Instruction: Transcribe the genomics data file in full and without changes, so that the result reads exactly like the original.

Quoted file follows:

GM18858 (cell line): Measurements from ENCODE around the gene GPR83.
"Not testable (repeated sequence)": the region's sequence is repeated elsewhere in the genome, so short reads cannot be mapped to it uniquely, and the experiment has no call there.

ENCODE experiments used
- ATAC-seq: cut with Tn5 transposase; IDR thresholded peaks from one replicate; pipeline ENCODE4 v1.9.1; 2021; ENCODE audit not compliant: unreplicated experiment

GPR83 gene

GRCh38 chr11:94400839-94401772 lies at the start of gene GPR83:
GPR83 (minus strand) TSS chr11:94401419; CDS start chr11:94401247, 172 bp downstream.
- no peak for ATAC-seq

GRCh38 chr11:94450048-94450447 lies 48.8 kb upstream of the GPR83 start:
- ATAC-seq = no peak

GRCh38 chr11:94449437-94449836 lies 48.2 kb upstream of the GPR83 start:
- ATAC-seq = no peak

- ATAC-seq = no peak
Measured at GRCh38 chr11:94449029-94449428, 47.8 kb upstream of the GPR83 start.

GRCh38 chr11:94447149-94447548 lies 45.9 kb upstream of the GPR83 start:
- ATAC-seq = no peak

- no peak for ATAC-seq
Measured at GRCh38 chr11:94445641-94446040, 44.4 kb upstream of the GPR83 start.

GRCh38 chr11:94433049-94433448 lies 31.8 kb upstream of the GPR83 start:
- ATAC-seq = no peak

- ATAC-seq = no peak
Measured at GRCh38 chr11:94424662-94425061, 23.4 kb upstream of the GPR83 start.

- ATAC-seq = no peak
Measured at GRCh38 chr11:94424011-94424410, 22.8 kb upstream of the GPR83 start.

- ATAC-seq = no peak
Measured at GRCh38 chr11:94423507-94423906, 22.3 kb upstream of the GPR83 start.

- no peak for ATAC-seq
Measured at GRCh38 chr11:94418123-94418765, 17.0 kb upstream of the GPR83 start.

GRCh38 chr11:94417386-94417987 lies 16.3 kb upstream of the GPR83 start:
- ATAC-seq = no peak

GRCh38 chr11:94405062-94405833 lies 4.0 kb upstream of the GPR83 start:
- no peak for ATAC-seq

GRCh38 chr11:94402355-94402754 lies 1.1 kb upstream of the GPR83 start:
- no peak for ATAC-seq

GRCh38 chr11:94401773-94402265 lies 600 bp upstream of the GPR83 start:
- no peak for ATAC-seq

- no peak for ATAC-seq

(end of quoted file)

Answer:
GM18858 (cell line): Measurements from ENCODE around the gene GPR83.
"Not testable (repeated sequence)": the region's sequence is repeated elsewhere in the genome, so short reads cannot be mapped to it uniquely, and the experiment has no call there.

ENCODE experiments used
- ATAC-seq: cut with Tn5 transposase; IDR thresholded peaks from one replicate; pipeline ENCODE4 v1.9.1; 2021; ENCODE audit not compliant: unreplicated experiment

GPR83 gene

GRCh38 chr11:94400839-94401772 lies at the start of gene GPR83:
GPR83 (minus strand) TSS chr11:94401419; CDS start chr11:94401247, 172 bp downstream.
- no peak for ATAC-seq

GRCh38 chr11:94450048-94450447 lies 48.8 kb upstream of the GPR83 start:
- ATAC-seq = no peak

GRCh38 chr11:94449437-94449836 lies 48.2 kb upstream of the GPR83 start:
- ATAC-seq = no peak

- ATAC-seq = no peak
Measured at GRCh38 chr11:94449029-94449428, 47.8 kb upstream of the GPR83 start.

GRCh38 chr11:94447149-94447548 lies 45.9 kb upstream of the GPR83 start:
- ATAC-seq = no peak

- no peak for ATAC-seq
Measured at GRCh38 chr11:94445641-94446040, 44.4 kb upstream of the GPR83 start.

GRCh38 chr11:94433049-94433448 lies 31.8 kb upstream of the GPR83 start:
- ATAC-seq = no peak

- ATAC-seq = no peak
Measured at GRCh38 chr11:94424662-94425061, 23.4 kb upstream of the GPR83 start.

- ATAC-seq = no peak
Measured at GRCh38 chr11:94424011-94424410, 22.8 kb upstream of the GPR83 start.

- ATAC-seq = no peak
Measured at GRCh38 chr11:94423507-94423906, 22.3 kb upstream of the GPR83 start.

- no peak for ATAC-seq
Measured at GRCh38 chr11:94418123-94418765, 17.0 kb upstream of the GPR83 start.

GRCh38 chr11:94417386-94417987 lies 16.3 kb upstream of the GPR83 start:
- ATAC-seq = no peak

GRCh38 chr11:94405062-94405833 lies 4.0 kb upstream of the GPR83 start:
- no peak for ATAC-seq

GRCh38 chr11:94402355-94402754 lies 1.1 kb upstream of the GPR83 start:
- no peak for ATAC-seq

GRCh38 chr11:94401773-94402265 lies 600 bp upstream of the GPR83 start:
- no peak for ATAC-seq

- no peak for ATAC-seq